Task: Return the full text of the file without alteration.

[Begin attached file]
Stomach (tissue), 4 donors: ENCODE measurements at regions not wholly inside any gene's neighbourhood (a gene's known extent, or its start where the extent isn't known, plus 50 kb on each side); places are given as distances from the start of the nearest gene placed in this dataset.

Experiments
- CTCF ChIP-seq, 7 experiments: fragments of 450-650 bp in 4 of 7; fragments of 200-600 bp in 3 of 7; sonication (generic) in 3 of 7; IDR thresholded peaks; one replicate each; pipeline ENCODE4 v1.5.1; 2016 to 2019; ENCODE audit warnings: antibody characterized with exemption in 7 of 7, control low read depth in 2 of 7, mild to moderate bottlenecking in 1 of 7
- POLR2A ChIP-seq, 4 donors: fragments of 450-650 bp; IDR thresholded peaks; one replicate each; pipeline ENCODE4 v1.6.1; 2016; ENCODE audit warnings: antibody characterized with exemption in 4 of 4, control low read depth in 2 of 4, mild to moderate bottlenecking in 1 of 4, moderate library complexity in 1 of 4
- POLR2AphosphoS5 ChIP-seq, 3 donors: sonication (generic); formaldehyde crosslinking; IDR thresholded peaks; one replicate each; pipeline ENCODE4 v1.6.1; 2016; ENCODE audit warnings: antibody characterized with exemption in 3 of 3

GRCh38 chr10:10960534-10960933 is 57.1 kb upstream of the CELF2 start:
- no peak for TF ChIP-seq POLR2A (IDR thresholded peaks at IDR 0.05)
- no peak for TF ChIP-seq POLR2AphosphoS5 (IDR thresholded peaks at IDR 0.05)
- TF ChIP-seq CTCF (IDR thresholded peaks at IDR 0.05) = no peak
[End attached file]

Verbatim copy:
Stomach (tissue), 4 donors: ENCODE measurements at regions not wholly inside any gene's neighbourhood (a gene's known extent, or its start where the extent isn't known, plus 50 kb on each side); places are given as distances from the start of the nearest gene placed in this dataset.

Experiments
- CTCF ChIP-seq, 7 experiments: fragments of 450-650 bp in 4 of 7; fragments of 200-600 bp in 3 of 7; sonication (generic) in 3 of 7; IDR thresholded peaks; one replicate each; pipeline ENCODE4 v1.5.1; 2016 to 2019; ENCODE audit warnings: antibody characterized with exemption in 7 of 7, control low read depth in 2 of 7, mild to moderate bottlenecking in 1 of 7
- POLR2A ChIP-seq, 4 donors: fragments of 450-650 bp; IDR thresholded peaks; one replicate each; pipeline ENCODE4 v1.6.1; 2016; ENCODE audit warnings: antibody characterized with exemption in 4 of 4, control low read depth in 2 of 4, mild to moderate bottlenecking in 1 of 4, moderate library complexity in 1 of 4
- POLR2AphosphoS5 ChIP-seq, 3 donors: sonication (generic); formaldehyde crosslinking; IDR thresholded peaks; one replicate each; pipeline ENCODE4 v1.6.1; 2016; ENCODE audit warnings: antibody characterized with exemption in 3 of 3

GRCh38 chr10:10960534-10960933 is 57.1 kb upstream of the CELF2 start:
- no peak for TF ChIP-seq POLR2A (IDR thresholded peaks at IDR 0.05)
- no peak for TF ChIP-seq POLR2AphosphoS5 (IDR thresholded peaks at IDR 0.05)
- TF ChIP-seq CTCF (IDR thresholded peaks at IDR 0.05) = no peak